Note: This answer is to an extent speculative, and I’m not sure I can find sources for some of the claims I make here. So I cannot say for certain that this is the definitive reason. But I find it pretty plausible.
test command actually provides three forms of (non-)emptiness checking:
test -n "$a" vs
test -z "$a"
test "$a" != "" vs
test "$a" = ""
In contemporary Unix-like systems, they can be reliably distinguished by counting arguments to the
test command: one argument means the first form was used, two arguments mean it’s the second form, and three arguments mean it’s the third form. This method is recommended by SUS and by POSIX (IEEE 1003.1-2017 vol. 3, ch. 4, pp. 3290–3291). Historically though, different algorithms have been used: some implementations of
test parsed options like any other utility, matching command line arguments against a list of known options, which caused problems if the string to be tested happened to match one of them. The following transcript, for example, comes from Version 7 Unix:
$ test '' ; echo $?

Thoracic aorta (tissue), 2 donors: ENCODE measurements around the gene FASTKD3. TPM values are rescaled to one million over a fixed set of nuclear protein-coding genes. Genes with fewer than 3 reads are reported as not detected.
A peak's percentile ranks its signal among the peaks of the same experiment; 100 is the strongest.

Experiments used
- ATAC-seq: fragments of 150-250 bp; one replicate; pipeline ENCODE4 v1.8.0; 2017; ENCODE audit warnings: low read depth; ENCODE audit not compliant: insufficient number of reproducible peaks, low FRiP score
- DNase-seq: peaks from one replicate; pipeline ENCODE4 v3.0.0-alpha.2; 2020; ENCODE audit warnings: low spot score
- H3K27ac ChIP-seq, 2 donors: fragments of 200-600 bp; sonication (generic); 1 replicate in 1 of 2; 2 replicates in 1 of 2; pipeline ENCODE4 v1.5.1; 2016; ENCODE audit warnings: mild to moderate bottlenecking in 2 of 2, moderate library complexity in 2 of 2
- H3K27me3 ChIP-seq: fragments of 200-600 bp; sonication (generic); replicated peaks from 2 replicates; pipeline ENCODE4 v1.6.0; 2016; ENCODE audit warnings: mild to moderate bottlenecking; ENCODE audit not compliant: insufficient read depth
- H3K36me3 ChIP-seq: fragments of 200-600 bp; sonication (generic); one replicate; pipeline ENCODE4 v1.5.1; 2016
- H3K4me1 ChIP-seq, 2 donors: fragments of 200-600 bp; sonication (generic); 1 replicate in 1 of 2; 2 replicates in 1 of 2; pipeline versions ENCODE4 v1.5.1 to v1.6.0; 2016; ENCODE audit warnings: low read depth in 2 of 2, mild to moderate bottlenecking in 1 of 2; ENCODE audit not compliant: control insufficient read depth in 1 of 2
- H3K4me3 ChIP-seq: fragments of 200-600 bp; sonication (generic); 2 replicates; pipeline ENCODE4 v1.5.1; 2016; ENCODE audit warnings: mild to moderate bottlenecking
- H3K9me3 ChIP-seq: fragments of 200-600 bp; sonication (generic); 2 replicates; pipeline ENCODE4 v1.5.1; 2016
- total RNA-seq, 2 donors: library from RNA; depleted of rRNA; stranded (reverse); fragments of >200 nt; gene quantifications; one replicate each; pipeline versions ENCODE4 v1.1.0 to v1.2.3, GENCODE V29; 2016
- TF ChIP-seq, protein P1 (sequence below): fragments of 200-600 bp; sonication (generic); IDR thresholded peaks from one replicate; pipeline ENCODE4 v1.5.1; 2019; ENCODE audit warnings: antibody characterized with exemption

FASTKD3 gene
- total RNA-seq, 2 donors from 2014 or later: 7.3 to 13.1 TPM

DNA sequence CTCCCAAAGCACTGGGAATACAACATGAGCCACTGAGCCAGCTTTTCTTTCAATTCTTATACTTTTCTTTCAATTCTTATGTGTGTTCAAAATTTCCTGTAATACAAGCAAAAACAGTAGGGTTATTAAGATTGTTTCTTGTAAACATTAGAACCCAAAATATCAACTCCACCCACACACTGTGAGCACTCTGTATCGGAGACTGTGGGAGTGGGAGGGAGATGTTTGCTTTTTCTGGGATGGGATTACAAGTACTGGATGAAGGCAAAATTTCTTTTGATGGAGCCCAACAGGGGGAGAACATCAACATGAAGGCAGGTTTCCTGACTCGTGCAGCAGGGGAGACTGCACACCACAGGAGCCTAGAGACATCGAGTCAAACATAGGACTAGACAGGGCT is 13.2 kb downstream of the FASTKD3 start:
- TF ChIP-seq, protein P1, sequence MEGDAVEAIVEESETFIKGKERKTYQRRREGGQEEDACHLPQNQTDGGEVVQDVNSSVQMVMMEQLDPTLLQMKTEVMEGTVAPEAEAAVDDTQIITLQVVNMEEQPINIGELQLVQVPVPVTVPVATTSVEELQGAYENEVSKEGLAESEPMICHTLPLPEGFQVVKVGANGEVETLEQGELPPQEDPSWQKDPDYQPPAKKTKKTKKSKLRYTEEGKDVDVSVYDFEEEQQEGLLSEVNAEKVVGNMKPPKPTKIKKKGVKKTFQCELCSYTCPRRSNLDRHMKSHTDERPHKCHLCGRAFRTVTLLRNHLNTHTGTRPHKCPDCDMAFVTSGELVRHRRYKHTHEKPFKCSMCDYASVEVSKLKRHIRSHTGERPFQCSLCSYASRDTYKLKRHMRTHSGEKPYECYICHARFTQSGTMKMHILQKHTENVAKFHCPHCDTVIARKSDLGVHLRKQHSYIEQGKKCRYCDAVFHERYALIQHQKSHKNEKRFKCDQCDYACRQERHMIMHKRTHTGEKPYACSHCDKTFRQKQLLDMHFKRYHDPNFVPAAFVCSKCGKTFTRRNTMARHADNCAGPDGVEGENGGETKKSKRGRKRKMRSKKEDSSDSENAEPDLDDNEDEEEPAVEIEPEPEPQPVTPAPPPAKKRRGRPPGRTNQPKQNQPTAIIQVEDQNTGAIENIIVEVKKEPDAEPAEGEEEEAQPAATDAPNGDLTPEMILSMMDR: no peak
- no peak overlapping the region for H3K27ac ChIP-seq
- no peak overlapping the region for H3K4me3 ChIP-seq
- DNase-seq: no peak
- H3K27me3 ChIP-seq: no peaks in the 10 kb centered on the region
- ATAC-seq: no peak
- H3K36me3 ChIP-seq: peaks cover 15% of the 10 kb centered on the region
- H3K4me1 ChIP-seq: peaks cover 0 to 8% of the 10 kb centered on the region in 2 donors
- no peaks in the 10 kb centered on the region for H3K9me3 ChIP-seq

$ test x ; echo $?
$ test -r ; echo $?
test: argument expected
$ test '' = '' ; echo $?
$ test x = '' ; echo $?
$ test x = x ; echo $?
$ test -r = -r ; echo $?
Also, not all of these constructs were available on all systems. Some provided
-z, but not
-n, and apparently some even provided neither. Furthermore, there were shells in use in which empty string arguments were not passed to the command executed, so that
test "$a" = "" could run the
test command with just two or one arguments, and trigger a syntax error. For these reasons, in
configure scripts generated by GNU Autoconf, emptiness testing is performed via the command
test "x$var" = x.
Add to that that some shell scripts did not even bother to quote variables: instead of writing
"$a" each time, they would write
$a, so an empty variable would have resulted in an empty string argument even if the shell supported those correctly. (This remains a common shell programming blunder to this day.)
-z option may have originated as a workaround for some of these problems:
- Having an explicit operator ensures that tested strings would not be themselves interpreted as testing operators.
- With a buggy shell that doesn’t pass empty arguments correctly,
test -z "$foo" may result in
test being called:
foo is non-empty, with two arguments:
-z, and the contents of
foo; this then returns failure, as expected.
foo is empty, with one argument
-z, which the
test command may then interpret as either:
- a check whether an empty list of remaining arguments is empty (which it is), or
- a check whether the
-z string is non-empty, which just so happens to have the same truth value as the emptiness of
Either way, the command returns success – as expected.
-n command may have been added to similarly disambiguate the first form from a missing argument when the string to be tested matches a known
test operator, e.g.
test -n '-t' vs